I drove past Joe’s pink sign. Then I glanced at my watch. I had time to stop by Joe’s farm if I wanted to. It was already after noon and the promise of a blue ribbon pot roast made me decide to turn around and meander again to Joe’s Dairy Farm. I took particular note of the colors around me. Sure enough, the closer I got to the farm, the more vivid they became. Strange phenomena of nature, I thought. There must be a mineral rich spring running underground on Joe’s property. I made a mental note to ask him about that.
It seemed to be taking longer to reach the farm this time. I looked around for the colored barns. I glanced at my watch and realized I’d been driving for over an hour which was far too long. I wondered if lost in thought I somehow got lost. Abruptly, the road ended and I was again on the gravel extension that ended at the bottom of Joe’s hill. I looked up in anticipation, and to my disbelief, the top of the hill was blank. The house was gone. In fact all of it was gone, the barns, the fences, the hens, the cows.
“What the hell,” I said aloud as I jumped out of the car. I sprinted up the hill and spun around at the top, searching the countryside. There wasn’t a single sign that anything had ever been here. No tire tracks, no holes in the ground, no footprints or marks in the grass of any kind.
“Where did they go?” Puzzlement was giving way to panic. “This has to be the right place. That pie was the best damn pie I ever ate,” I said to the trees.
“It must have been some terrific pie. I see you smacking your lips right now,” said a man’s voice, a distant, hum at first and then right at my ear by the end of the sentence, like a radio station tuning in.
“But I swear I ate the pie. I sat in Joe’s oak chair in the kitchen, I stepped around all those chickens, I met Bessie, I saw the barns, I shook Joe’s hand,” I insisted. “It was all here.”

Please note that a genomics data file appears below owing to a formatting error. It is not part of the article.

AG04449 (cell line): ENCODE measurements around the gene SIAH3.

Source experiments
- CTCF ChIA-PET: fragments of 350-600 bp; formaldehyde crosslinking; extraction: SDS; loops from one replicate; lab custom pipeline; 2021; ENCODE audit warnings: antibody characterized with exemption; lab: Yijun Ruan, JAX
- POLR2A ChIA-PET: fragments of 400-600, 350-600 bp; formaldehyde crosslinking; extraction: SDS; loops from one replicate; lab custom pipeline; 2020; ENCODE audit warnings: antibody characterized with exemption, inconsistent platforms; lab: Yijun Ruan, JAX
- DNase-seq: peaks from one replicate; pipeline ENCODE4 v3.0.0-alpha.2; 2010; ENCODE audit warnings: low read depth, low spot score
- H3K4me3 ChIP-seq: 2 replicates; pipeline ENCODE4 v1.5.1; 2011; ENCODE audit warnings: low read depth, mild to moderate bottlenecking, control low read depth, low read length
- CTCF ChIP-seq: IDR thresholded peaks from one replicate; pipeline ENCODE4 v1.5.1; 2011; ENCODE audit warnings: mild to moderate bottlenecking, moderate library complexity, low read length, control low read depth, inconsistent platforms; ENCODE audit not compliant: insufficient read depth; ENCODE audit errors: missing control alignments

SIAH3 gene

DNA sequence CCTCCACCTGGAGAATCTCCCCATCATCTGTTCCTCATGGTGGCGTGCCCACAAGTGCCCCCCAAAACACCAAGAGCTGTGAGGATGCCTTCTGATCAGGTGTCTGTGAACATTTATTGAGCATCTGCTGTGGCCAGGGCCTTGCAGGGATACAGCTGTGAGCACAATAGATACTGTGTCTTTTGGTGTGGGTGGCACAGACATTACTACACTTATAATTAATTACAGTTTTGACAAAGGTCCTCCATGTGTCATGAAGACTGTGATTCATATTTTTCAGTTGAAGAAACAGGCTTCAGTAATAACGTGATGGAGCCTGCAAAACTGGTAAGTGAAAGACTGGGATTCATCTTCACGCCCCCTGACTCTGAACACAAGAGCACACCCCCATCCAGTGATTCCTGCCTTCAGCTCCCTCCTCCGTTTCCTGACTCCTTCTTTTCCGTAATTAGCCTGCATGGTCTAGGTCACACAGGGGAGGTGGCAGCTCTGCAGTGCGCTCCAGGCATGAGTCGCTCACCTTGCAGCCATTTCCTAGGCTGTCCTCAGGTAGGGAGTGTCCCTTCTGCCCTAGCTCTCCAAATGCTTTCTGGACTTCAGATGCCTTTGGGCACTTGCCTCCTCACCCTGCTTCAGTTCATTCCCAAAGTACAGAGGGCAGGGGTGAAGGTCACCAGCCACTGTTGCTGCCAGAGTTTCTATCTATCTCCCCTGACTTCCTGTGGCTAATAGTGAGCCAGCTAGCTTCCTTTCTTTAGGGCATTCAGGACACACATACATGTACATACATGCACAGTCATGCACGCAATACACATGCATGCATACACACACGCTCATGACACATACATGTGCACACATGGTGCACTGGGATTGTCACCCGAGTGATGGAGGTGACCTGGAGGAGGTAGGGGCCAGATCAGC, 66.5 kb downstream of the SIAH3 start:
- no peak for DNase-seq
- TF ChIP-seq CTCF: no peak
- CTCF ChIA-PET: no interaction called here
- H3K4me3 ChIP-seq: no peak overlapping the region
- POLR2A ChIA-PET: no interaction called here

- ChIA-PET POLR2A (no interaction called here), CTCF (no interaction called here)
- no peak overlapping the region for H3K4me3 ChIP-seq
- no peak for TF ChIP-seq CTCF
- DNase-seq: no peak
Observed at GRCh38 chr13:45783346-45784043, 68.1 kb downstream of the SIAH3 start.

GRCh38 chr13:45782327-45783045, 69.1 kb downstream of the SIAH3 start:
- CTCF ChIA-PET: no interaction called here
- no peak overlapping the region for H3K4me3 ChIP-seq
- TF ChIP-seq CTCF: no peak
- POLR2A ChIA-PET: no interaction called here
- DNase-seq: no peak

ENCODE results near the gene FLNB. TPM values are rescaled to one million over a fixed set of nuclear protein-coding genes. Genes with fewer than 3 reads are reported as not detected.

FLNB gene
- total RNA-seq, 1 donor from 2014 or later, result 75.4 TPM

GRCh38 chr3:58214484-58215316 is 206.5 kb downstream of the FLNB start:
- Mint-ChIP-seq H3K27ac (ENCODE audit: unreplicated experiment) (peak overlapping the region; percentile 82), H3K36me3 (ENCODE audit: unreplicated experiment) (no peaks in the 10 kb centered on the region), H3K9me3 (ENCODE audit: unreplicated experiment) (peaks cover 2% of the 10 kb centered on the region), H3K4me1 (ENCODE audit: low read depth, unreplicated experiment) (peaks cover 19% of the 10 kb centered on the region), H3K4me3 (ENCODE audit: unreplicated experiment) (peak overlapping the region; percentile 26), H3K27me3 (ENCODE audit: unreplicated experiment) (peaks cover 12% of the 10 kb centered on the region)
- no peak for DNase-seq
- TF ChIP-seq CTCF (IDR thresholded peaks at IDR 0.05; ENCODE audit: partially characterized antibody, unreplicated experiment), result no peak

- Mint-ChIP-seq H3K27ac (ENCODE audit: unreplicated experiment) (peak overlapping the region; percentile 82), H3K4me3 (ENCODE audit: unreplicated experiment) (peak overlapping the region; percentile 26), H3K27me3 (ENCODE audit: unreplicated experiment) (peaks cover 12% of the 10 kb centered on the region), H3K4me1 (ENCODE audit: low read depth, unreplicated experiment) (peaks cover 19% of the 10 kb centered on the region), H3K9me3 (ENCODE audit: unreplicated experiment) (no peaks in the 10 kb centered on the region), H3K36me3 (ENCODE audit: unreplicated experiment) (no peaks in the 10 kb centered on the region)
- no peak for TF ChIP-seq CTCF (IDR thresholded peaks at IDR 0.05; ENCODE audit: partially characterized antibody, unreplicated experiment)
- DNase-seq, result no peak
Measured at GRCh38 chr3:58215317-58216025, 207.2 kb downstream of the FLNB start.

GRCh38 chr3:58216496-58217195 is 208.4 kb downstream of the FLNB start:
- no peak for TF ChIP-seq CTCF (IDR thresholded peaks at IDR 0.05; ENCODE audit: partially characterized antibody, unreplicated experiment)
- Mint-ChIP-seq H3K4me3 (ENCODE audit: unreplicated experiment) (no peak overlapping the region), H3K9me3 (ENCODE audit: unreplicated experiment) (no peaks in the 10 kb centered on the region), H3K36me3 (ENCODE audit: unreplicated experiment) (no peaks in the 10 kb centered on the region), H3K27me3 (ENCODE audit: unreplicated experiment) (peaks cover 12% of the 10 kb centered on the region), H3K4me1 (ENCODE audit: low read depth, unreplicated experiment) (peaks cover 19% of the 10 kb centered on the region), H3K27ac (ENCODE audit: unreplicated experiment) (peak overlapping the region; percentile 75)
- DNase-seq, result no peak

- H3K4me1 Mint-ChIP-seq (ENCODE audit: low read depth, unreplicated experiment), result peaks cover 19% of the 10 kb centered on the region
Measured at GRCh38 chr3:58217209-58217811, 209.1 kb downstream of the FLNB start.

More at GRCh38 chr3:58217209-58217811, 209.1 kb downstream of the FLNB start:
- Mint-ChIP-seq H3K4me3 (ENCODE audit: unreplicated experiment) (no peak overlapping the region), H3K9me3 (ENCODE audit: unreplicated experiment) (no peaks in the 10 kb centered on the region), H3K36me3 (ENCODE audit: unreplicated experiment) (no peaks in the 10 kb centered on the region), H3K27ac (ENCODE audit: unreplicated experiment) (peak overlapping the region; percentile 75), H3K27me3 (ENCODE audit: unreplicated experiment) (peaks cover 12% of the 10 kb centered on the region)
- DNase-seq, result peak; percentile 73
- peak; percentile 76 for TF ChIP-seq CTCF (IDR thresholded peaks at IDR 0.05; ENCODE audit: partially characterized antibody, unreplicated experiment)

“Yes, of course,” came the man’s voice, gentle and firm. “I’m sure they were.”
There was a short pause. Then a woman’s voice cut in. “Should we go overtime?”
“No, let’s wrap this up for today,” the man answered. A hand patted his arm. “Rest over the weekend and we’ll talk again Monday,” the voice suggested warmly.
I heard the sound of a chair scrape on the floor. A door opened and muffled voices sounded in a brief exchange.
“You should be more cooperative, this is a team effort, try not to resist so much,” the man’s voice sounded with a slight edge. Then the door clicked shut.
As I waited and listened, I became aware of the total darkness and felt the emptiness of the room filling my bones like a cold fog. I opened my eyes. I was lying in a narrow bed at an incline in a darkened room.
Something was sitting on the back of my tongue. Then the object nearly gagged me. I spat it out into my hand. A small, dark, round thing. I smashed it between my thumb and finger and sniffed. Blueberry.
This couldn’t be shelved until Monday – Mrs. Joe and her prized pot roast was waiting for me. There was too much work to do. I closed my eyes and got in my car. I was determined to find Joe even if it took me all weekend.